Brady, who literally flirted with everyone, including her Viking, had learned that the hard way with a blast to the chest several weeks before. Sookie was sorry for it, but the Were really should have known better. And now he did.
Sookie had been doing her very best to keep from looking at Russell Edgington all night, though the blue contacts that she’d used to complete her disguise—along with her mask and the masking of her scent—probably made that unneeded. She sighed as she thought about the brown contacts in her mate’s eyes. They had looked all wrong.
She glanced at the huge clock at the front of the room. It was almost midnight, which was when Roman planned to take the stage.
She steadied her nerves after feeling a blast of strength from Eric and glanced at Russell. He’d forgone a mask, a fact that didn’t surprise Sookie in the least. He did, however, have a headpiece with horns, and he was dressed in a costume that Leonie had said “screamed” Druid.
Eric had once told her that Russell had likely originated from a group of exiled Celtic Druids who lived in the Carpathian Mountains near what was now Romania. He certainly fit the bill that night.
Next to him was Talbot, dressed flamboyantly as if he were the Phantom of the Opera himself. Sophie-Anne was in cream-colored silk; her mask, which looked to be made up of priceless jewels, was the kind that was held, and it was away from her stunning face more often than not.
Sookie felt the energy in the room change about a second after the energy in her beloved changed, and she looked to the doors of the ballroom. There stood Roman. He was dressed in Centurion armor and wore a small black mask on his face. She could tell that his progress toward the front of the room was being followed by most of the attendees of the ball.
However, she turned her eyes back to Russell, who was looking at Roman gleefully.
Like her child, Pythia had always been able to cover her scent, not that anyone other than Roman and her two closest handmaidens knew this. Those two were currently with Eric and Sookie, the stars of the night.
So used to concealing herself, Pythia had celebrated the idea of a Masquerade. She’d been old when she’d been turned; however, she did “play up” her wilted posture. In truth, she could stand as straight as the next person, and the grace that vampirism had afforded to her counteracted the frail condition that her human body had suffered at the time of her “making.”
Tall for a woman of her time, Pythia had been the most statuesque of the priestesses of Delphi. She’d been born a nymph, tied to the Cephissus River. She’d offered her services to the worthy Spartans, and her lineage had assured her a long life. But—as her river had been used more and more for trade, her powers had diminished. So she’d aged, though slowly. It was when she looked to be in her seventies—by human standards—that she’d been turned.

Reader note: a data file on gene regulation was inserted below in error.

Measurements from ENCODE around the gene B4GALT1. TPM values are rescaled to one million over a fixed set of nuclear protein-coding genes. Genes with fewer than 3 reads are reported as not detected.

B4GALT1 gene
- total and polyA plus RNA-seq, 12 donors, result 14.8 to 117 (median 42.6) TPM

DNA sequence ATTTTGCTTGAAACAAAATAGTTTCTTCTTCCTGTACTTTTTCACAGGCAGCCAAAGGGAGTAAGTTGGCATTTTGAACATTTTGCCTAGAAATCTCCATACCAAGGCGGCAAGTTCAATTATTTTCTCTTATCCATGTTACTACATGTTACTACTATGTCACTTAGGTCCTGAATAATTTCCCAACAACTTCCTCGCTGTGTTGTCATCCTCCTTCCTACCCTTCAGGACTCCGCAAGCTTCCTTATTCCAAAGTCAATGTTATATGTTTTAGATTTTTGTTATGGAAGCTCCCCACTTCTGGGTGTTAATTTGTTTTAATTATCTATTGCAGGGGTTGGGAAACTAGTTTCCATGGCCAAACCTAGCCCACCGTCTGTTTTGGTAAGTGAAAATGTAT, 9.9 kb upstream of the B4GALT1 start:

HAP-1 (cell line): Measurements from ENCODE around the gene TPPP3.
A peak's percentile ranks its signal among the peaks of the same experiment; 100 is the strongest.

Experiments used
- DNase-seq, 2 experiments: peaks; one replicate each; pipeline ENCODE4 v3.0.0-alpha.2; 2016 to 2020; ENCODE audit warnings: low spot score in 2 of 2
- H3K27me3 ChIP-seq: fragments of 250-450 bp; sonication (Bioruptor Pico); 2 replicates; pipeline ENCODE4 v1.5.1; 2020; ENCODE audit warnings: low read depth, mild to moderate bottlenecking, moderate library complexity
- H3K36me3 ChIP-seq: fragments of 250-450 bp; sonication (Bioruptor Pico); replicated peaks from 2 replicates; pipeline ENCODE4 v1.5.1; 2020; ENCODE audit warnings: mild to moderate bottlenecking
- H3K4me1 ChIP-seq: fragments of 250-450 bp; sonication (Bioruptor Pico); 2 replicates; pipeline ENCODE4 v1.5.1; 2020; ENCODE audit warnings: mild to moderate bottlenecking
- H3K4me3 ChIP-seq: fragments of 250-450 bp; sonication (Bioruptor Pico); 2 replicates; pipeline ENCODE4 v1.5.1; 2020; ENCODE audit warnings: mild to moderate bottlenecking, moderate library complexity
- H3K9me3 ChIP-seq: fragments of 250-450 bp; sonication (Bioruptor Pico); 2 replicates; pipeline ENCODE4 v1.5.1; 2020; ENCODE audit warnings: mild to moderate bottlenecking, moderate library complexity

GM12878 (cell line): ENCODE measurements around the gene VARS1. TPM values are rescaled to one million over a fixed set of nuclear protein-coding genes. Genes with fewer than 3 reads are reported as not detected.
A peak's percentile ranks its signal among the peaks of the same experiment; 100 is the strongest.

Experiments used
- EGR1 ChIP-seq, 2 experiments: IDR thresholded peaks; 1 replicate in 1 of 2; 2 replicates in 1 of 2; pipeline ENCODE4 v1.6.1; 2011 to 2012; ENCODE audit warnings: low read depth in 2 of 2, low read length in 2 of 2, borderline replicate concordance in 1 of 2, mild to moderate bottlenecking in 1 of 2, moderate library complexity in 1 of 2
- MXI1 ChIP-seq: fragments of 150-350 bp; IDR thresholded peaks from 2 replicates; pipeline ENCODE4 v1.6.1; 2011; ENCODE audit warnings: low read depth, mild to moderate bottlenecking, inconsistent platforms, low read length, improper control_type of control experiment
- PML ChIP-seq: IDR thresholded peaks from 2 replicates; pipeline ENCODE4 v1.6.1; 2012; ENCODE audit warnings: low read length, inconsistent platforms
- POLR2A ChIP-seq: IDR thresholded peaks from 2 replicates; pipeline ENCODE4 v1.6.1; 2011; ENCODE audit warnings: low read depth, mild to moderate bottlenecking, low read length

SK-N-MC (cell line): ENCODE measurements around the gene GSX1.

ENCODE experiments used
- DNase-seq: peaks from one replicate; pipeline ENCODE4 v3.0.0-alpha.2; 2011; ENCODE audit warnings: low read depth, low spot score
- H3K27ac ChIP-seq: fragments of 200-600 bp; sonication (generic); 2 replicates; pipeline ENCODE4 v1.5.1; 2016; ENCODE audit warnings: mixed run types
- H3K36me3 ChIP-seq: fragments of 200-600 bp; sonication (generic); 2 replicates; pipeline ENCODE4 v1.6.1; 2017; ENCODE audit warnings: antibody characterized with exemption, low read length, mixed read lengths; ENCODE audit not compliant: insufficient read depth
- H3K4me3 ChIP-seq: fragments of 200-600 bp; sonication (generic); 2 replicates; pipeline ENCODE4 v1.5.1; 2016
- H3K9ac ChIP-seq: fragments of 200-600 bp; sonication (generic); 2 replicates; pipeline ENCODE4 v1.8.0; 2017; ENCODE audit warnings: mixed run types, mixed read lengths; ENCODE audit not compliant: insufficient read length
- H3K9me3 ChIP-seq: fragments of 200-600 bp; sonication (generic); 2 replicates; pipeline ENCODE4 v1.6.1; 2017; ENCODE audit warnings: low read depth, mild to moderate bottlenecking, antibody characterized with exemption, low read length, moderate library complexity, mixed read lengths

Contrary to the misperceptions about priestesses, Pythia had enjoyed an active sex life, though she’d had to keep her seven children a secret from most. Only the lineage of one of those children still survived. Adele Stackhouse had been her granddaughter—though with so many “greats” attached to the conveying of the relationship that it would have grated on the nerves to relay them all.
Still, Pythia had seen Adele and Sookie—even before the coil of her own “human” life had been pulled to completion.
Pythia would have likely gravitated toward Klymene and Leonie as handmaidens regardless, but their relationships with the Norseman and Fintan—so important in the lives of her descendants—were essential.
Fintan had always been meant for Adele.
And the Viking was the perfect mate for Sookie.
Oh—the “ancient” lady liked to pretend that she was indifferent. And she was indifferent most of the time; messing with the future was messy, after all. But she was not above taking action when called for. And she felt that the current last female of her line was worth it.
Oh—her line would go on with or without Sookie. Jason Stackhouse would have anywhere between three and seven children, depending on which future took place. In fact, he already had a child he did not know about—a boy-child who was the product of his “loose” ways.
But Sookie was special to Pythia, for she was the first of her lineage upon whom the earth had chosen to bestow her nymph gifts. Her paternal grandfather, Fintan, had been part Nymph as well, and Pythia had known the originator of that blood. She’d been the Nymph of the mighty Tigress River—an even more powerful being than Pythia herself. A descendent of hers had borne children with Niall, the fairy. And one of those children had been Fintan.
Sookie had been a “perfect storm” of supernatural material, as had her mate in many ways.
Pythia had had many lovers as a human—and as a vampire—but she’d never found a mate. And Pythia had spent a moment being jealous of her descendent when she’d first “seen” S ookie’s possible fate. But that jealousy had turned to pride and happiness approximately two thousand years before.
Pythia took a moment to adjust her sleeves. The lace of her costume obscured any wrinkles her body had been left with upon its changing. And her mask, a downright youthful-looking porcelain façade, was the perfect disguise for her face. Only her eyes still told the story of who she was; however, they fit in with the mask so much that she knew that no one would think anything of them. Plus, she was avoiding the eyes of all others as if they were a room-full of Medusas, ready to turn her into stone.